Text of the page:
Yer da sells Avon: how the Scots lan­guage found a new home on Twitter

Young Scots have spoken in their own languages for decades. Now they’re finding an authentic voice online, thanks to social media. And blowing yersel up tae fuck in a microwave.

Ye ever wan­ty just wrap yersel up in tin foil nice and cosy and then just fuck­ing get right inty the microwave and blow yersel up tae fuck” 

Much like fel­low Scots word­smiths Robert Burns and Irvine Welsh before him, Twit­ter user @cannyswim induct­ed him­self into the Scot­tish cul­ture hall of fame when he post­ed the above on 22nd June 2015. With 65.5k retweets since then, the tweet has earned its place amongst the best of Scot­tish Twit­ter, along­side oth­er clas­sic con­tri­bu­tions includ­ing Kings­ley the Partick This­tle mas­cot; yer maw’ jokes; yer da sells Avon’ jokes; any­thing Lewis Capal­di tweets, and maw bought aldi show­er gel that smells like fairy liq­uid so I’ve been cut­ting about all day smelling like a fuck­ing plate” (@adamfraser14, August 2015). 

For many peo­ple both out­side Scot­land and with­in, Twit­ter has pro­vid­ed a brand new view into the Scots lan­guage and its vari­eties in all their sweary, hys­ter­i­cal, some­times incom­pre­hen­si­ble glo­ry. Has the plat­form spear­head­ed a resur­gence amongst its young users or is this some­thing more pro­found altogether?

The Scots lan­guage has been spo­ken in Scot­land for cen­turies and still exists across the coun­try today. It’s com­prised of numer­ous dif­fer­ent dialects – which can dif­fer from each oth­er quite dra­mat­i­cal­ly – and is one of three offi­cial lan­guages in Scot­land, along­side Eng­lish and Gael­ic. In 2001 it was offi­cial­ly recog­nised under the Euro­pean Char­ter for Minor­i­ty Languages.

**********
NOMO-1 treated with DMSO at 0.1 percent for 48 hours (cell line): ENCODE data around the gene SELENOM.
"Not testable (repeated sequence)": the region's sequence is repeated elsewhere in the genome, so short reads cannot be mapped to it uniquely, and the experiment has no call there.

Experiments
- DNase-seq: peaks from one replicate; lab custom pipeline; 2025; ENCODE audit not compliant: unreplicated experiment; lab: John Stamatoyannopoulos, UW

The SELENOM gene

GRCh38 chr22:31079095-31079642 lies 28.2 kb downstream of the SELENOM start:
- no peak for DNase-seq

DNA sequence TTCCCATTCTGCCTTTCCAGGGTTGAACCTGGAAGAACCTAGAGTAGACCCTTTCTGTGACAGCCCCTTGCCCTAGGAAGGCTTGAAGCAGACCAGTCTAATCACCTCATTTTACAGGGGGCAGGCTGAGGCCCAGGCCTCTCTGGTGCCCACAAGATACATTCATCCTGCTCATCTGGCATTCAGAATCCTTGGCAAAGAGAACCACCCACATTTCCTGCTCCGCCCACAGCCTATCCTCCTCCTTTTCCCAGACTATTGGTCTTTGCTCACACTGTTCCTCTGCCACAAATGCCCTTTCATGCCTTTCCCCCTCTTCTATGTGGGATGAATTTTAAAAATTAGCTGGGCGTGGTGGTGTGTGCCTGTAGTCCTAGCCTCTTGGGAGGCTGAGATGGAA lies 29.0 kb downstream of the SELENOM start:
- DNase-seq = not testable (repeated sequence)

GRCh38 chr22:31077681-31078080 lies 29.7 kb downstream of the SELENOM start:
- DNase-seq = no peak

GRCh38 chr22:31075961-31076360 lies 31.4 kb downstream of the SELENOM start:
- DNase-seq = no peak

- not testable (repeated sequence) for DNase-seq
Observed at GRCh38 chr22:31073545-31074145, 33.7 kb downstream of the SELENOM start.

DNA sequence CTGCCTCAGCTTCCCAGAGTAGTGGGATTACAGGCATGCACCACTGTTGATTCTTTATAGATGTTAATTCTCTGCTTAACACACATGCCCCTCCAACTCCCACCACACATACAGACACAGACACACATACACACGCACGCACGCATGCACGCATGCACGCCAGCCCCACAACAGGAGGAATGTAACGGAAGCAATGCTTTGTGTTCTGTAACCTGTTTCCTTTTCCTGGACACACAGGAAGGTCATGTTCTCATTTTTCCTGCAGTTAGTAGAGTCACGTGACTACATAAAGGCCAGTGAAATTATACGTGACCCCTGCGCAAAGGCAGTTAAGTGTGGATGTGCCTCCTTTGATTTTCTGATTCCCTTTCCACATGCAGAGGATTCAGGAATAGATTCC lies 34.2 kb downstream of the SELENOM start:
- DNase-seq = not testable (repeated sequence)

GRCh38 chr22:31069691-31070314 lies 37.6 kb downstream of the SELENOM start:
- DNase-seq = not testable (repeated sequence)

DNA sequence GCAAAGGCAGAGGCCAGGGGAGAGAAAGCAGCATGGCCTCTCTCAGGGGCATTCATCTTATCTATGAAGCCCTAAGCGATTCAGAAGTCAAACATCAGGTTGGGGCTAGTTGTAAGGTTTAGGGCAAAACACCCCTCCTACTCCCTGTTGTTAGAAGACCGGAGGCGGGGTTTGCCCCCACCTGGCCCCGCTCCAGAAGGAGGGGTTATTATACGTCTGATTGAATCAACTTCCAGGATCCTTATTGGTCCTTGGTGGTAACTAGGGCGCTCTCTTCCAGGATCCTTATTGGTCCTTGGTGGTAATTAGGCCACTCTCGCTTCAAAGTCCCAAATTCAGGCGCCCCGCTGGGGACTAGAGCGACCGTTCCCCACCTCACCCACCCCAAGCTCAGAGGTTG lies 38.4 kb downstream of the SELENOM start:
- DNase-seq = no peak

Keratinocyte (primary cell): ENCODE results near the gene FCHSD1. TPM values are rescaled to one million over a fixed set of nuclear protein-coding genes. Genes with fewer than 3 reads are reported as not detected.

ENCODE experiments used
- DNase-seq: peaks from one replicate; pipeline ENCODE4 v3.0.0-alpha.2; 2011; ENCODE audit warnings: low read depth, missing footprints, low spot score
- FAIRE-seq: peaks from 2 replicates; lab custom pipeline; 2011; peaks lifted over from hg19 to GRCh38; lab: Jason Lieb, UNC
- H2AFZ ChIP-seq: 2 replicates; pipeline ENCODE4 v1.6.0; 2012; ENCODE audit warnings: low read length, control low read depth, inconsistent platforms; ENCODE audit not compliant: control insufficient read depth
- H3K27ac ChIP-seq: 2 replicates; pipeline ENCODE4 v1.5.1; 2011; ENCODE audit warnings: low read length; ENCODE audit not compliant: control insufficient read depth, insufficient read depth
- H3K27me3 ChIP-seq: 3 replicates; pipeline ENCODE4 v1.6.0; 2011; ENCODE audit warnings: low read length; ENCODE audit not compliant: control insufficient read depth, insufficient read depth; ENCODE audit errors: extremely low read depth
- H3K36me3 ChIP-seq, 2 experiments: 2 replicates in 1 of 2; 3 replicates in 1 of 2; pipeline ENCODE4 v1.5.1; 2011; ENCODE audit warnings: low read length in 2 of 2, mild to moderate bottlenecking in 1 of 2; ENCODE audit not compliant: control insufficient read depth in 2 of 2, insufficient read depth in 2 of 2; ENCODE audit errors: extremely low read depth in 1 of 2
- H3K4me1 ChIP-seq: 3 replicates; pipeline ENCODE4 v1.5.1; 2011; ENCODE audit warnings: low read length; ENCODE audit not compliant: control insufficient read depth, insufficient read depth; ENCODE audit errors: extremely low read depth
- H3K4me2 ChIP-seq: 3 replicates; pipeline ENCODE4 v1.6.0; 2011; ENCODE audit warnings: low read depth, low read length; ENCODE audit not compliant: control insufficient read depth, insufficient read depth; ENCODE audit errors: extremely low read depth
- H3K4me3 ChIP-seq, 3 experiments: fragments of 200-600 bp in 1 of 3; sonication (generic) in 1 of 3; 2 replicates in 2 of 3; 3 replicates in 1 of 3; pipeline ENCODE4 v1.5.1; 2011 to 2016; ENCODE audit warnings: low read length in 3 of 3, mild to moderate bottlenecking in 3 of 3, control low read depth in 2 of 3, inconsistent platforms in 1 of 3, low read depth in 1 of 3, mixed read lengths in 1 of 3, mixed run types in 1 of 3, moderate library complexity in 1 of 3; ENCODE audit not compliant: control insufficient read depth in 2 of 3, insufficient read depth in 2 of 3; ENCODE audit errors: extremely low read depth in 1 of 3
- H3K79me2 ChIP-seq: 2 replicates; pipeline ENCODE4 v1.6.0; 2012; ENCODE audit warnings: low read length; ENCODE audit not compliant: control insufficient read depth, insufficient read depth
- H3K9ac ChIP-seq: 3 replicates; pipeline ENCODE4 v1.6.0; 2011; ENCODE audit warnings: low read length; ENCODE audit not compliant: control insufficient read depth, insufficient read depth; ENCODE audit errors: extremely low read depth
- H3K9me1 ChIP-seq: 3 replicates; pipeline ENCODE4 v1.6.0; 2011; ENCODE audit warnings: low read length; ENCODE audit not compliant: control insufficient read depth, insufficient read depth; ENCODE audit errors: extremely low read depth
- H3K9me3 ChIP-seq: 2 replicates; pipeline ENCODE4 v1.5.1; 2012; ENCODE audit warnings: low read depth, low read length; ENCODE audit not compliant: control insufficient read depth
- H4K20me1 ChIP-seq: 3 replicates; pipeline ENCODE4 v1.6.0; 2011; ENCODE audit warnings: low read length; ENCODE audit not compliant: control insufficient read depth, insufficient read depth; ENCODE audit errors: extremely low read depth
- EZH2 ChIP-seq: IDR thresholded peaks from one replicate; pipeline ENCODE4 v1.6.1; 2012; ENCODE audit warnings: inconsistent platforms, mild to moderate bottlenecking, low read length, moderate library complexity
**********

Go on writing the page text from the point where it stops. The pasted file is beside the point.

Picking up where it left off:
Scots was the nation­al lan­guage of a coun­try that doesn’t exist any­more,” explains writer and pre­sen­ter Alis­tair Heather, who writes a Scots col­umn in Scotland’s The Nation­al news­pa­per. As Scot­land was amal­ga­mat­ed into Great Britain, Scots fell away from being a nation­al lan­guage because it didn’t have a nation anymore.

And until rel­a­tive­ly recent­ly Scot­tish opin­ion-for­m­ers in news and media were [most­ly] based in Eng­land and not plugged into work­ing-class or rur­al Scot­land at all, so didn’t see Scots lan­guage as a con­tem­po­rary issue in Scot­land,” he con­tin­ues. “[But] it’s gain­ing a lot of legit­i­ma­cy and valid­i­ty through social media as a pri­vate expres­sion [while] find­ing a pub­lic sphere.”